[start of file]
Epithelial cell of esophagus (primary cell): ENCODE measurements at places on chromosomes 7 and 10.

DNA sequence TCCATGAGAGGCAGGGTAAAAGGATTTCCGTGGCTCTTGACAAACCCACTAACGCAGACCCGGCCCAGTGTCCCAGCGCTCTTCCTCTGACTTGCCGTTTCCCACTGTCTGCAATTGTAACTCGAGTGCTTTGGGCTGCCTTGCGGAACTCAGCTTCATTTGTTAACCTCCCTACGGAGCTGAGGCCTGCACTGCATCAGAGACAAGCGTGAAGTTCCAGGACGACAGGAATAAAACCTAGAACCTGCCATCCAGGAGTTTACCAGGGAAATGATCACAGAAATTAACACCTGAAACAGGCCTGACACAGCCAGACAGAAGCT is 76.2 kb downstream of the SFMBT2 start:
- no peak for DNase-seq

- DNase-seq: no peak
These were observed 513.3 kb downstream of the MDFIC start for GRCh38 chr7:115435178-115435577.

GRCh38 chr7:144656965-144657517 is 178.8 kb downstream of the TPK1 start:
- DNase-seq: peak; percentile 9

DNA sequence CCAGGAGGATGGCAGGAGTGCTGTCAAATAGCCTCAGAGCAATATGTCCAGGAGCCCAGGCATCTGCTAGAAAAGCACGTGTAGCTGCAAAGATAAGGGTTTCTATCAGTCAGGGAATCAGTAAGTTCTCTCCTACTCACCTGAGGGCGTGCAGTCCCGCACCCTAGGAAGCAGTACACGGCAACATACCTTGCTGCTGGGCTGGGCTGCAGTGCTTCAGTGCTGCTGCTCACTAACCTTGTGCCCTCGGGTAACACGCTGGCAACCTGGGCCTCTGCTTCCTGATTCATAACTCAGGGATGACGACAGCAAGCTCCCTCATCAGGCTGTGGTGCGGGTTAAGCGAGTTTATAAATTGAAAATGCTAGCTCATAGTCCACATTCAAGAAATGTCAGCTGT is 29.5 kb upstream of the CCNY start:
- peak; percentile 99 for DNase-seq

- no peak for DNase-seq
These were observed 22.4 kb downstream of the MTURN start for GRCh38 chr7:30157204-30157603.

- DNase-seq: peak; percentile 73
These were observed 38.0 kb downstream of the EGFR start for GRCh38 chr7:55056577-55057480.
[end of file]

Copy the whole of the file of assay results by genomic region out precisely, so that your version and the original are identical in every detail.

Epithelial cell of esophagus (primary cell): ENCODE measurements at places on chromosomes 7 and 10.

DNA sequence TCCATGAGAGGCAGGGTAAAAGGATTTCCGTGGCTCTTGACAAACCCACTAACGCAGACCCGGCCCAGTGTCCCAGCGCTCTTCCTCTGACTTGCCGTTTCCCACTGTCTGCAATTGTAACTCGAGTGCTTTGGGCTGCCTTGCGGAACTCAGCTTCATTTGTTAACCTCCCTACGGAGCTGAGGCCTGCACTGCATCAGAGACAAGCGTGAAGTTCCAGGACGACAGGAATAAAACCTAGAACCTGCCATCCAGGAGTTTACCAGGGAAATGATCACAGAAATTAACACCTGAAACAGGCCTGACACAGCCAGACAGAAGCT is 76.2 kb downstream of the SFMBT2 start:
- no peak for DNase-seq

- DNase-seq: no peak
These were observed 513.3 kb downstream of the MDFIC start for GRCh38 chr7:115435178-115435577.

GRCh38 chr7:144656965-144657517 is 178.8 kb downstream of the TPK1 start:
- DNase-seq: peak; percentile 9

DNA sequence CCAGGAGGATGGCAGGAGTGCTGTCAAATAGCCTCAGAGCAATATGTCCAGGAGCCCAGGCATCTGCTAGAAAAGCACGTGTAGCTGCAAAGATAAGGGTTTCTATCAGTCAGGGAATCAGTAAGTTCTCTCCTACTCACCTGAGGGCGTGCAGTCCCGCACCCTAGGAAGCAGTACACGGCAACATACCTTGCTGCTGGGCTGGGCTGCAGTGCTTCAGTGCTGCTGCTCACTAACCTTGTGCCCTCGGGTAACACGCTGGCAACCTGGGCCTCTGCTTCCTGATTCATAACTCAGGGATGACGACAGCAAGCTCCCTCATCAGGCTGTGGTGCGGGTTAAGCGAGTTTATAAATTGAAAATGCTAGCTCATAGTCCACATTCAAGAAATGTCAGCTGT is 29.5 kb upstream of the CCNY start:
- peak; percentile 99 for DNase-seq

- no peak for DNase-seq
These were observed 22.4 kb downstream of the MTURN start for GRCh38 chr7:30157204-30157603.

- DNase-seq: peak; percentile 73
These were observed 38.0 kb downstream of the EGFR start for GRCh38 chr7:55056577-55057480.